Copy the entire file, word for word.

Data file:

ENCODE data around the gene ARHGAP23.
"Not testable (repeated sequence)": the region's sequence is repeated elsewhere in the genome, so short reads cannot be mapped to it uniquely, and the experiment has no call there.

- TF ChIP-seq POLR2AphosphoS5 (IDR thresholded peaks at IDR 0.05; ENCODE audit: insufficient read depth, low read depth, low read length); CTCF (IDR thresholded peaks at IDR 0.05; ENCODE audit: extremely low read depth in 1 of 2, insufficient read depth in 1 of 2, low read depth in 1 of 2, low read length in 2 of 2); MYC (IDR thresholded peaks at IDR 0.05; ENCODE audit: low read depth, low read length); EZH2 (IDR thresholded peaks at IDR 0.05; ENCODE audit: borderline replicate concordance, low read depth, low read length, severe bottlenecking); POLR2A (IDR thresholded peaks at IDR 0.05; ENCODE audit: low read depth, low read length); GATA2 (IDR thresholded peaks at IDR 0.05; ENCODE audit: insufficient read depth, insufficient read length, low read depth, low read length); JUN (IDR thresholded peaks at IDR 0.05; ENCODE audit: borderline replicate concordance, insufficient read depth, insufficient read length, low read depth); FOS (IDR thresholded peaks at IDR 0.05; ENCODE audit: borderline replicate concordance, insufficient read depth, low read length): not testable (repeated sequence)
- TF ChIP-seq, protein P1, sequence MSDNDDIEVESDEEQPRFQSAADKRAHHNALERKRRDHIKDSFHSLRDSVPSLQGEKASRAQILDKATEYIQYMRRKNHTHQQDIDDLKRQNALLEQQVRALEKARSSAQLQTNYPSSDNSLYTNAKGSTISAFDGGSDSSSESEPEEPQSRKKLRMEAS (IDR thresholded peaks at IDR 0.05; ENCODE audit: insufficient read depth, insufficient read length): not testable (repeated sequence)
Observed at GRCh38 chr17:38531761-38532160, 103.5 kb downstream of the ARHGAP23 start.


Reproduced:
ENCODE data around the gene ARHGAP23.
"Not testable (repeated sequence)": the region's sequence is repeated elsewhere in the genome, so short reads cannot be mapped to it uniquely, and the experiment has no call there.

- TF ChIP-seq POLR2AphosphoS5 (IDR thresholded peaks at IDR 0.05; ENCODE audit: insufficient read depth, low read depth, low read length); CTCF (IDR thresholded peaks at IDR 0.05; ENCODE audit: extremely low read depth in 1 of 2, insufficient read depth in 1 of 2, low read depth in 1 of 2, low read length in 2 of 2); MYC (IDR thresholded peaks at IDR 0.05; ENCODE audit: low read depth, low read length); EZH2 (IDR thresholded peaks at IDR 0.05; ENCODE audit: borderline replicate concordance, low read depth, low read length, severe bottlenecking); POLR2A (IDR thresholded peaks at IDR 0.05; ENCODE audit: low read depth, low read length); GATA2 (IDR thresholded peaks at IDR 0.05; ENCODE audit: insufficient read depth, insufficient read length, low read depth, low read length); JUN (IDR thresholded peaks at IDR 0.05; ENCODE audit: borderline replicate concordance, insufficient read depth, insufficient read length, low read depth); FOS (IDR thresholded peaks at IDR 0.05; ENCODE audit: borderline replicate concordance, insufficient read depth, low read length): not testable (repeated sequence)
- TF ChIP-seq, protein P1, sequence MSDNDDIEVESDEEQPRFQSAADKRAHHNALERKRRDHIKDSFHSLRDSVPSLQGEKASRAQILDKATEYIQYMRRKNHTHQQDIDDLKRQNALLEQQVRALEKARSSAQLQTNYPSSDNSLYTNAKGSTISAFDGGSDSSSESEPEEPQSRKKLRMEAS (IDR thresholded peaks at IDR 0.05; ENCODE audit: insufficient read depth, insufficient read length): not testable (repeated sequence)
Observed at GRCh38 chr17:38531761-38532160, 103.5 kb downstream of the ARHGAP23 start.